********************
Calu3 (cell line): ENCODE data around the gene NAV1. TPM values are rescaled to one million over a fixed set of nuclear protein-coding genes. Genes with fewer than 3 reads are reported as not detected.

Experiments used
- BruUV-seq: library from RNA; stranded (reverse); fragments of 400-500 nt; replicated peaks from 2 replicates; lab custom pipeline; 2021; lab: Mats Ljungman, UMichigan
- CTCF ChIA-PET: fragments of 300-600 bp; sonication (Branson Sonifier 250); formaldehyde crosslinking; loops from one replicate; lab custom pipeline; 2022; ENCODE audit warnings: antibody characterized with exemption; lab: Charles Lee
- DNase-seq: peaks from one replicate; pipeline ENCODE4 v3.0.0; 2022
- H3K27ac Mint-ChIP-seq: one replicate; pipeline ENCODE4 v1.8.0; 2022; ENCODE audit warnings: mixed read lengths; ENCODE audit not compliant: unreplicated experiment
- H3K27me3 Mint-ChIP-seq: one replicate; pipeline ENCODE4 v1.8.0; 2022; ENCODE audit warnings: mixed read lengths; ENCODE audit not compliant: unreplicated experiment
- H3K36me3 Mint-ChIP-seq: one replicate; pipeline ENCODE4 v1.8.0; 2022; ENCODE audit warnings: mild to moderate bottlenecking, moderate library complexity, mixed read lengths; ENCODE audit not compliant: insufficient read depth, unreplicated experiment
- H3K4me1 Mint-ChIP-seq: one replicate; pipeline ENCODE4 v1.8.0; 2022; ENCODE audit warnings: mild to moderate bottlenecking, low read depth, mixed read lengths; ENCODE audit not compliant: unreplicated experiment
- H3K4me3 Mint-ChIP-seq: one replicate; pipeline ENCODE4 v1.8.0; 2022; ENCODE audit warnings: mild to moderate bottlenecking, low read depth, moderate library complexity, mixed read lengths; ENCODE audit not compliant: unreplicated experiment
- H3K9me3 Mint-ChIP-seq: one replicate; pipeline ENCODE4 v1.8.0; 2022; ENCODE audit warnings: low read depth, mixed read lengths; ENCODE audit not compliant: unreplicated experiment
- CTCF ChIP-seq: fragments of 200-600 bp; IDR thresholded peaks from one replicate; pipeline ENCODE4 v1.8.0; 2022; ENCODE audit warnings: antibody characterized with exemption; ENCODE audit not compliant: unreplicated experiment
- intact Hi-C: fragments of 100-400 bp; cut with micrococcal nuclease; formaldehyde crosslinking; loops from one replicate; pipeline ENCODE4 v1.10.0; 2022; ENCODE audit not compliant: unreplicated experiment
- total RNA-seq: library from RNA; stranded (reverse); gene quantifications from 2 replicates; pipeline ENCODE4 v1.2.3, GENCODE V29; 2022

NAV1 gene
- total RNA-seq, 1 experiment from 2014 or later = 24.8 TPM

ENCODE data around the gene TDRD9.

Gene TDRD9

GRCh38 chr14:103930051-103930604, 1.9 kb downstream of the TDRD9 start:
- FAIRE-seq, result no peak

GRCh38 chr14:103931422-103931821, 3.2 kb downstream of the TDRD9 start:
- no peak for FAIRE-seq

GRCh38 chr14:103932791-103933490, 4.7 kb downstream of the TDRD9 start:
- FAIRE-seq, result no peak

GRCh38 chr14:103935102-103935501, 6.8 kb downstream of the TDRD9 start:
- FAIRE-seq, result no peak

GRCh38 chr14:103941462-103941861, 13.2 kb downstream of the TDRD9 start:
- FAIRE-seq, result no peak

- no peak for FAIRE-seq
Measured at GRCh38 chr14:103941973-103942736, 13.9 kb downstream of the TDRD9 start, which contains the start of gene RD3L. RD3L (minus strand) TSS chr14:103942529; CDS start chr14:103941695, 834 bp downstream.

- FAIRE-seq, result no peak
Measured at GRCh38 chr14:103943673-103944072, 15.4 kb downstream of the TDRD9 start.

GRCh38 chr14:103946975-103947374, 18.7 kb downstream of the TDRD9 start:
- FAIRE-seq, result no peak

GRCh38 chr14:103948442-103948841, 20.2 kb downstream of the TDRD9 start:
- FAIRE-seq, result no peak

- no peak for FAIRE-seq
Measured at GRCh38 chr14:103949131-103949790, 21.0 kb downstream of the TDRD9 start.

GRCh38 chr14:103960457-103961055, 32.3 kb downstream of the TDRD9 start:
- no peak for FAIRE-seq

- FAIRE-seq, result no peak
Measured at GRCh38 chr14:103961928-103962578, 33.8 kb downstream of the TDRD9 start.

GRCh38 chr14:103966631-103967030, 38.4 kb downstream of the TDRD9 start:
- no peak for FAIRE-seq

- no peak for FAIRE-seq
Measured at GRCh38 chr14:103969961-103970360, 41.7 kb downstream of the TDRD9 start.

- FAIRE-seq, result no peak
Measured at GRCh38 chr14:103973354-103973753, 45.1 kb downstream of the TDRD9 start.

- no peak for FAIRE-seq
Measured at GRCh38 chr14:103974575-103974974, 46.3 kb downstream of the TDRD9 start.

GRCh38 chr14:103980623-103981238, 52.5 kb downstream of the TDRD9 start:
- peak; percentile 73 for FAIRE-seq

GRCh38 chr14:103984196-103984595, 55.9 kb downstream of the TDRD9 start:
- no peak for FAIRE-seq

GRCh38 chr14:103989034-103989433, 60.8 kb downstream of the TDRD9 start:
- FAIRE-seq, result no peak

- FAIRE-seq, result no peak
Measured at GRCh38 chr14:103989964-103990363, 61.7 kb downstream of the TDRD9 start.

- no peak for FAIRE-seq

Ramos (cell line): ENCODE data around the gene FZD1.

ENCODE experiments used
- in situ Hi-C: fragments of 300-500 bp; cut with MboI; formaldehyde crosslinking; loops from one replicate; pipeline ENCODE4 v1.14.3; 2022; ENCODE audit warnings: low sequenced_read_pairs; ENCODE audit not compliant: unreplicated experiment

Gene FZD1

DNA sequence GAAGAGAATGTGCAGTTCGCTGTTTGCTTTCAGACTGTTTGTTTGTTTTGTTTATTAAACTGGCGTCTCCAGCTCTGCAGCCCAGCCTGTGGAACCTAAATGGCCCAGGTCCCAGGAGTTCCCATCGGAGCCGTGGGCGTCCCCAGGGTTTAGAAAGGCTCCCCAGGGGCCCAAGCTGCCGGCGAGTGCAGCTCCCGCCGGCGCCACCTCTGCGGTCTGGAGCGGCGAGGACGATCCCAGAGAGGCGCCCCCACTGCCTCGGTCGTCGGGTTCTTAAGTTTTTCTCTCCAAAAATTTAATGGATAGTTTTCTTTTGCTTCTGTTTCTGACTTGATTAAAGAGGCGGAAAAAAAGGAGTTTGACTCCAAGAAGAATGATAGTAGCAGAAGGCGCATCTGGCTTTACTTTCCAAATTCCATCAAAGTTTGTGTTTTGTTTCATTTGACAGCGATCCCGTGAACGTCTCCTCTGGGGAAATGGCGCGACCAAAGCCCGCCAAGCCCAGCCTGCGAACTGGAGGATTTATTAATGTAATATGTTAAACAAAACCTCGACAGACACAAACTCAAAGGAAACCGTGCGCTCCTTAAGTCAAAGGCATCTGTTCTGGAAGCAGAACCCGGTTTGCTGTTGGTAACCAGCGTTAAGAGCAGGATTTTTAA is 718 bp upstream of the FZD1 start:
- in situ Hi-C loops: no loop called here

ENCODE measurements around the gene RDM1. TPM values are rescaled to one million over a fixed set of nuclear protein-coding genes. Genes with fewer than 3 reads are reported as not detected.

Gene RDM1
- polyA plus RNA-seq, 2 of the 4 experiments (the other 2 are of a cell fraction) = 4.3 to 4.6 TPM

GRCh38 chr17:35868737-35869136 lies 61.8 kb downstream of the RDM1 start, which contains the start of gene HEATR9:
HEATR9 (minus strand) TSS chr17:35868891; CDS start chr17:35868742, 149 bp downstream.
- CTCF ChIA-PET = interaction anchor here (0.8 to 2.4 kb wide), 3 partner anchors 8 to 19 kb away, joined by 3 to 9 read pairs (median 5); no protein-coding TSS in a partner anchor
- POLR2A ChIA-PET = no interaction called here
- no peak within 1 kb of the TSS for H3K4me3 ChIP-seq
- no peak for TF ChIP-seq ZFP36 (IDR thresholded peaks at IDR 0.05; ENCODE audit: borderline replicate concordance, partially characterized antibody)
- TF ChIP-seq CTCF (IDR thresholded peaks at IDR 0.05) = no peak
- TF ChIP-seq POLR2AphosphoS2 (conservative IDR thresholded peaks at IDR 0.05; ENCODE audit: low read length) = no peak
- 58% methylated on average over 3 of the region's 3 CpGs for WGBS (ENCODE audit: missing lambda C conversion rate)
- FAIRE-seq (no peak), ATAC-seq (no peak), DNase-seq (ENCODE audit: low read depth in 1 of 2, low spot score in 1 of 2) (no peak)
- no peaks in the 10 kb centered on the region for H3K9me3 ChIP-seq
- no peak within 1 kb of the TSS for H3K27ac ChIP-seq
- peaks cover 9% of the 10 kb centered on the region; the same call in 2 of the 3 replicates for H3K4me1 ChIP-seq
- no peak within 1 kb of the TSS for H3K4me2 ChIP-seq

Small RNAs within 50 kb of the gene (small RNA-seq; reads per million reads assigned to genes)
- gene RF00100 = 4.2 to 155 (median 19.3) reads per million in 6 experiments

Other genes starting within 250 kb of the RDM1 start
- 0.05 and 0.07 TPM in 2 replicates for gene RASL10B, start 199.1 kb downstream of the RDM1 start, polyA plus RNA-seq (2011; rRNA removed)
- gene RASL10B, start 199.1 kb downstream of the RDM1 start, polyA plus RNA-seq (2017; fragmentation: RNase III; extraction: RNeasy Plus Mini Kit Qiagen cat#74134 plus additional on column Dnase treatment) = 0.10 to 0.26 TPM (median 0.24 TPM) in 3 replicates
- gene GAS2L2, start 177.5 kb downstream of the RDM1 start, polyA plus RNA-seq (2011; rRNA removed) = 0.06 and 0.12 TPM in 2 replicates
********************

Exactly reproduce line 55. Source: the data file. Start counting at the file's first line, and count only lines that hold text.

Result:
GRCh38 chr14:103989034-103989433, 60.8 kb downstream of the TDRD9 start: